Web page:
Outside the U.S, many theatres have already started taking advantage of this digital era. Since many of the foreign film industries are ahead of the curve when it comes to going digital, it is important for us to study their markets to predict the future of the U.S. film industry.
For example, my company, Cinema Intelligence, which launched in 2011, has been working with several theatres to make data-driven decisions. By analyzing cinema-specific box-office data from the cinema’s point-of-sale system and accounting for variables such as weather, holidays and Google searches, we are able to provide data-driven insights and analytics. Our business-intelligence software provides the tools to empower movie theatres to make better and faster data-driven decisions on forecasting and scheduling. Many of our customers have reported an increase in net profit of up to 20%. Simply put, by switching from analog to digital films, schedule optimization for movie theatres can be completely redefined for the advancement of the entire industry.
Because of the conditions of the marketplace, business-intelligence software such as ours was able to penetrate the foreign markets sooner than the domestic market. Moreover, many film industries outside the U.S. have a relatively short history and theatres there are founded by young entrepreneurs who are interested in leveraging the latest technology. This type of culture has contributed to a faster growth rate in box-office attendance. According to the MPAA, box-office numbers internationally have grown at 3.8% the past five years, while domestically the growth rate has been 2.1%.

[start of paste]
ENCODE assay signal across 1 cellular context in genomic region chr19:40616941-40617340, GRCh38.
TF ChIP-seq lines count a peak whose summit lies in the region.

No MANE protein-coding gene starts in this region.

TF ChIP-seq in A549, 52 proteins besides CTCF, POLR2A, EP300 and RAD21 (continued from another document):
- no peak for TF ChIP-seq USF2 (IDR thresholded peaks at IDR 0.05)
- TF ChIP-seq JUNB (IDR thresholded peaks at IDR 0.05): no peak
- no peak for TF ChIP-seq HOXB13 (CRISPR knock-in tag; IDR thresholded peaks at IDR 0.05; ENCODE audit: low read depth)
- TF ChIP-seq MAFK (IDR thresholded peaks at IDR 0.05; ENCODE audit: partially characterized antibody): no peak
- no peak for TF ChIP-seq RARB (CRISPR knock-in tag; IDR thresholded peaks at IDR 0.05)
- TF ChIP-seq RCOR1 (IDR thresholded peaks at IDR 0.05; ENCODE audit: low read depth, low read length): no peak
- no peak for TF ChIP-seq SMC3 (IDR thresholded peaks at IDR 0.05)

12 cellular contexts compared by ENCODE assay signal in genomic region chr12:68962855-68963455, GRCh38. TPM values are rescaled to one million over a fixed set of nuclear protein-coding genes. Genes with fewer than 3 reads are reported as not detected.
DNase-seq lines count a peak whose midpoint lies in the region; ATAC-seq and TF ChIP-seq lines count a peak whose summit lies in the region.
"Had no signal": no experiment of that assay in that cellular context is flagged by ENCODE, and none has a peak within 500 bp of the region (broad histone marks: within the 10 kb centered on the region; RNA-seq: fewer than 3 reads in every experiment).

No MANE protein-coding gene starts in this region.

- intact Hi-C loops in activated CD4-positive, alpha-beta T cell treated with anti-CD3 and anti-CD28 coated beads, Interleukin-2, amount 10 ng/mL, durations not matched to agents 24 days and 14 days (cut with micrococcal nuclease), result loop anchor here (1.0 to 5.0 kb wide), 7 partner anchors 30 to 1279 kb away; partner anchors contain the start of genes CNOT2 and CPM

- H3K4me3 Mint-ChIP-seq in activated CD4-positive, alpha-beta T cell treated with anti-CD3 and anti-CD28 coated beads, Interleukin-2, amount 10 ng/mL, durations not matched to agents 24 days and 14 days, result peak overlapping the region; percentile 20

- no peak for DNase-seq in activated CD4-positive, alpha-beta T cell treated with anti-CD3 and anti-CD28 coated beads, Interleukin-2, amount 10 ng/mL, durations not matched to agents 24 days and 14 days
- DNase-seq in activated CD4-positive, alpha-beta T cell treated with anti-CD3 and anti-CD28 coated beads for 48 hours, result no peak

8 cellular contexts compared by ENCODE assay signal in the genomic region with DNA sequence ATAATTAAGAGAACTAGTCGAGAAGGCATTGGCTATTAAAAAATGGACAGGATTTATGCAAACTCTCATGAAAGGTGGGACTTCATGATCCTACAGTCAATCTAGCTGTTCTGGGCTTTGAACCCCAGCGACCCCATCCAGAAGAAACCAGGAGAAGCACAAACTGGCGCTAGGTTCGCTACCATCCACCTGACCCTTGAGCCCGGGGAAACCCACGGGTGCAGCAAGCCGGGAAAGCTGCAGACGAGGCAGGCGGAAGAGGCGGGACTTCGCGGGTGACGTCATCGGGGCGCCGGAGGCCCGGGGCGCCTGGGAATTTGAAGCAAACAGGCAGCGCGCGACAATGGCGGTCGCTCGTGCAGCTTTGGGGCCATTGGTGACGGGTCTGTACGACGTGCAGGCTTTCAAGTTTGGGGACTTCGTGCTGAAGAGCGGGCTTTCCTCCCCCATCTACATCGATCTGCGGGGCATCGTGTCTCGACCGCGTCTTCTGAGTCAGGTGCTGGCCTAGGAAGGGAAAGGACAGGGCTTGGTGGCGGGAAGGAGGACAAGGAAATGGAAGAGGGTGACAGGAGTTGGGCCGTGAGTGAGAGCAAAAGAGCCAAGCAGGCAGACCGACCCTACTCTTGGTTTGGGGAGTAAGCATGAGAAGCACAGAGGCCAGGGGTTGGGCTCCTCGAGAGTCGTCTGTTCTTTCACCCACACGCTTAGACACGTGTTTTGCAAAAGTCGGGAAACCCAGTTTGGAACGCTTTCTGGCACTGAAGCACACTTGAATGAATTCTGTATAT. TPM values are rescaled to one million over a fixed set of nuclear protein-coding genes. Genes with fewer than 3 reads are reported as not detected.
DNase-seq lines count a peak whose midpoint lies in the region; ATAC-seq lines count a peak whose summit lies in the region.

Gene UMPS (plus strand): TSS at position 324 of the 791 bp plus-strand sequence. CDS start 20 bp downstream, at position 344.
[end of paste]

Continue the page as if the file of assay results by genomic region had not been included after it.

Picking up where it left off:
In order for Hollywood to maximize the benefits of big data, all parties need to be involved. In a recent interview with Film Journal International, our CEO Claudiu Tanasescu spoke about the U.S. film industry: “Studios had very strong opinions about the strength of their movie, how widely it needed to play and on which screens. Now, they are becoming more open to data-driven decisions because they themselves have also been empowered by those analytics.”
It is no secret that the movie industry is struggling to compete with home-entertainment companies such as Amazon and Netflix. In order to maintain its competitive advantage as an industry, Hollywood needs movie theatres to join studios in the data revolution.
Kevin Hong is chief sales officer of Cinema Intelligence (A Vista Group Company), co-founder of Dealflicks, and the author of The Outlier Approach. To find more articles and insights on business from Kevin, please visit outlierapproach.com.